The pangolin has become something of a poster child for endangered wildlife. Of the eight species of pangolin (four native to Asia and four to Africa), all are now threatened with extinction due to overexploitation, despite the existence of an international commercial trade ban. Hunted both for their meat and their scales, which are used in traditional Chinese medicine, the demand for these small mammals has proved devastating.
Potential solutions vary, but every option has pitfalls. International trade bans have been shown to actually increase demand for some species – a good example being the black rhino, populations of which fell from an estimated 65,000 to 2,400 following the international trading ban of 1977. So is the best alternative to clamp down on the perpetrators, step-up monitoring, or focus resources on reducing demand? Or, is there another option? Could rare species be farmed?
Farming is attracting increasing amounts of attention as a conservation method; studies have already examined the conservation impact of porcupine farms in Vietnam and bear farms in China. One 2003 study pointed to the success of crocodilian farming in reducing the poaching of wild crocodilians for their skins.
A new study into the feasibility of farming however places doubt on the strategy where pangolins are concerned. Utilising a framework specially developed for this kind of analysis by Jacob Phelps, an environmental scientist at Lancaster University, a group of international researchers examined the 17 conditions which Phelps argues need to be met in order for supply-side interventions to displace wild collection. Conditions include the fact that markets must be developed enough that producers can reach customers; farmed specimens must be able to be produced at scale; they must cheaper or the same price as wild alternatives and must offer comparable profit margins.
The researchers conclude that pangolins only meet six of the conditions and, as a result, that it is ‘very unlikely that farming will displace wild collection in the near future’. Chief among pangolins’ undesirability for farming is the fact that they are unsuited to breeding on a commercial scale (formulating artificial diets is challenging and costly and pangolins are highly susceptible to stress-induced immune conditions). In addition, the available evidence suggests that even with farms in place, it would still be cheaper to acquire wild pangolins, and that farming would be unprofitable without subsidies.
The complexity of the situation is why Phelps thinks a detailed framework is necessary when considering such interventions, even well they are well-intentioned. ‘These are really complex multi-variant situations,’ he says. ‘There's a lot that could go wrong between the intervention and the desired effect. The framework helps to structure that a little bit.’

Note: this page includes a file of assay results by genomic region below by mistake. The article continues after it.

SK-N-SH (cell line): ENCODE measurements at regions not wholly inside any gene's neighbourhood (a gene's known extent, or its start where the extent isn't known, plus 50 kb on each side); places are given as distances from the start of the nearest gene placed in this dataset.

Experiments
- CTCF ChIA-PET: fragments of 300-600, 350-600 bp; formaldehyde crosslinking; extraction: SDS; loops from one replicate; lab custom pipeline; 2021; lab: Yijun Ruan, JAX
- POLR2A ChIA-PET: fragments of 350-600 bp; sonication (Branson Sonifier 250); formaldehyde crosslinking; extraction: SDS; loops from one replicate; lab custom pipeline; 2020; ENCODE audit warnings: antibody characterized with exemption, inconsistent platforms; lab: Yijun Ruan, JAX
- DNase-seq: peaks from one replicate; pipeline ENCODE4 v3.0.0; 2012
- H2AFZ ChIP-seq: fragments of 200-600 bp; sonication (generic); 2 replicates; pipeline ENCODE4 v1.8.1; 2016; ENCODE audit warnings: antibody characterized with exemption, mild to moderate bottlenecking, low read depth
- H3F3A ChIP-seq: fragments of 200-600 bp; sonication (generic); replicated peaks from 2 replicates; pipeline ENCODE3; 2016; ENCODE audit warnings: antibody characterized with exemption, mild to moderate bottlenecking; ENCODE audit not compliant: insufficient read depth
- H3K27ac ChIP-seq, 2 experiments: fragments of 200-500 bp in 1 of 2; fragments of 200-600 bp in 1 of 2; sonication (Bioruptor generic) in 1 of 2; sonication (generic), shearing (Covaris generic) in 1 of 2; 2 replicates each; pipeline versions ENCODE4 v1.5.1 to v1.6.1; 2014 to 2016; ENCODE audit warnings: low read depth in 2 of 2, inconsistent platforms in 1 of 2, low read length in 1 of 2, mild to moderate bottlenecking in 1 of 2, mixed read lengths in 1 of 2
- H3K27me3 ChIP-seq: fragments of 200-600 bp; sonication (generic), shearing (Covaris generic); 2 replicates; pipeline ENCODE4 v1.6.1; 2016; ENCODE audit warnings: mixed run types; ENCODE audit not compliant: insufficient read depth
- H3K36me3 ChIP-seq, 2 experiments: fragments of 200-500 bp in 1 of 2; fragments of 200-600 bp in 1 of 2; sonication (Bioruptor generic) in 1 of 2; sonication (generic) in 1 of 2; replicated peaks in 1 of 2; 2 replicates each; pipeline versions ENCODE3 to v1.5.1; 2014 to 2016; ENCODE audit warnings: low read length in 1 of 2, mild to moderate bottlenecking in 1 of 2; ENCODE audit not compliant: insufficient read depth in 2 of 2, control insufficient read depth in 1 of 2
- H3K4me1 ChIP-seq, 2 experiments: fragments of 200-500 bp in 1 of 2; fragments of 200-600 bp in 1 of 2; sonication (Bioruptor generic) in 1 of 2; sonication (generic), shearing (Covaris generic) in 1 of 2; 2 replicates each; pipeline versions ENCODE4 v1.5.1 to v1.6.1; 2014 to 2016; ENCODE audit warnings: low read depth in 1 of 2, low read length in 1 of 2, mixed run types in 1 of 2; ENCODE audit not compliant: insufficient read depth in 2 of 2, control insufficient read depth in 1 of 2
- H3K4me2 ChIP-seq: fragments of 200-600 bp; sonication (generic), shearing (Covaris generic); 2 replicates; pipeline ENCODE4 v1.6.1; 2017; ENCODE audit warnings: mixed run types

There are other considerations too. Flooding the market with farmed animals will not necessarily reduce demand for the wild alternative. According to Rebecca Drury, head of wildlife trade at Fauna & Flora International, it’s important not to underestimate the power of the prestige bound up with acquiring the ‘real’ thing.
‘Access to products from rare wild animals is very effective at demonstrating status and wealth, and may be used to build social networks and smooth business transactions,’ she says. ‘Whereas access to a farmed or synthetic “substitute” is not. For many wildlife products, including pangolin meat, farmed alternatives do not have the same symbolic or medicinal value as the genuine article. Medicine from wild animals that must fight for survival and eat a natural diet are considered safer and much more effective in restoring and maintaining vital energy or chi – and, in turn, good health. In a context in which consumers want the real thing, and can buy from trusted sources to ensure they get it, wildlife farming will not reduce demand for wild-sourced animals.’
This question of consumer preference is also included within Phelp’s framework and the authors of the pangolin study came to a similar conclusion. While they note that little research has been carried out as regards consumer preference for wild pangolins, the study states that ‘a preference for wild pangolin meat in Asia has been reported’ and that, more generally, research suggests a preference for wild over alternative medical materials in China.
The latter is an issue which could apply to several other conservation initiatives which aim to displace the trade of wild animal parts. In a recent and well-publicised study regarding rhinos, researchers at the University of Oxford claim to have created a ‘fake rhino’ horn from horse hair, bound together with regenerated silk. The fake is so effective, they believe it could be used to confuse the market and diminish demand. Similar efforts are also underway to develop synthetic elephant ivory, lion bones and pangolin scales. But whether these fakes would have the desired effect is less clear and many conservationists disagree with the approach.
In a statement released in 2015 specifically regarding synthetic rhino horn, the charity Save the Rhino concluded that it was ‘opposed to the development, marketing and sale of synthetic rhino horn’. Among many reasons, it stated that: ‘There is no evidence that selling synthetic/bio-fabricated horn would reduce the demand for rhino horn or dispel the myths around rhino horn and could indeed lead to more poaching because it increases demand for “the real thing”.’
Drury agrees and also foresees the risk of a market surge, should substitutes – be they synthetic products or farmed animals – be introduced. ‘Availability of an inferior but more accessible farmed “substitute” may well appeal to a new and larger market that cannot currently access the real thing,’ she warns. ‘As such, wildlife farming may be economically viable, though it will not necessarily reduce pressure on wild populations.’